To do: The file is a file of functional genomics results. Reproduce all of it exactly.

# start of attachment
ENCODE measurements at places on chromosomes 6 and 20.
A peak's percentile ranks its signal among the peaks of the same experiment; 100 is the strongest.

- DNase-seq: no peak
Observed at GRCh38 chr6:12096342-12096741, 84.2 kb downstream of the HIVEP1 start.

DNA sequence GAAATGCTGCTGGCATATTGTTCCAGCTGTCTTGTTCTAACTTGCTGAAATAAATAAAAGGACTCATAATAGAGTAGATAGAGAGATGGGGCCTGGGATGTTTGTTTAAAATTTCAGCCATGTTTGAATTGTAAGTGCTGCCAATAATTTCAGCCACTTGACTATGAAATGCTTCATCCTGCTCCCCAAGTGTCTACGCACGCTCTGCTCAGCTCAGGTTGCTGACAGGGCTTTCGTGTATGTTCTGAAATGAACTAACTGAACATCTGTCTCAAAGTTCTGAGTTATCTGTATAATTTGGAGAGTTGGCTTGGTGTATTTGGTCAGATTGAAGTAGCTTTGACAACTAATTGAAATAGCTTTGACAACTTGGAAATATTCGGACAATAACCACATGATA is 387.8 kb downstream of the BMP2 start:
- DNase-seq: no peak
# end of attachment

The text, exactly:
ENCODE measurements at places on chromosomes 6 and 20.
A peak's percentile ranks its signal among the peaks of the same experiment; 100 is the strongest.

- DNase-seq: no peak
Observed at GRCh38 chr6:12096342-12096741, 84.2 kb downstream of the HIVEP1 start.

DNA sequence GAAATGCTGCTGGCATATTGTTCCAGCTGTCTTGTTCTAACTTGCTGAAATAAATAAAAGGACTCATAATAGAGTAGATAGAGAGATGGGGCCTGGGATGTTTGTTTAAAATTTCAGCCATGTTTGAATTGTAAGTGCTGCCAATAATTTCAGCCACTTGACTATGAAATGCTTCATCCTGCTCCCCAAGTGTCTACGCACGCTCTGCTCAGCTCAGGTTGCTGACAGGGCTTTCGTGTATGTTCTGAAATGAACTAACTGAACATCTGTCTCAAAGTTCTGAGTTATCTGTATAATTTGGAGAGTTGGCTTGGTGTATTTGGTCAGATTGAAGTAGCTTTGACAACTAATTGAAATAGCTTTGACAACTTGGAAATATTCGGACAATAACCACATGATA is 387.8 kb downstream of the BMP2 start:
- DNase-seq: no peak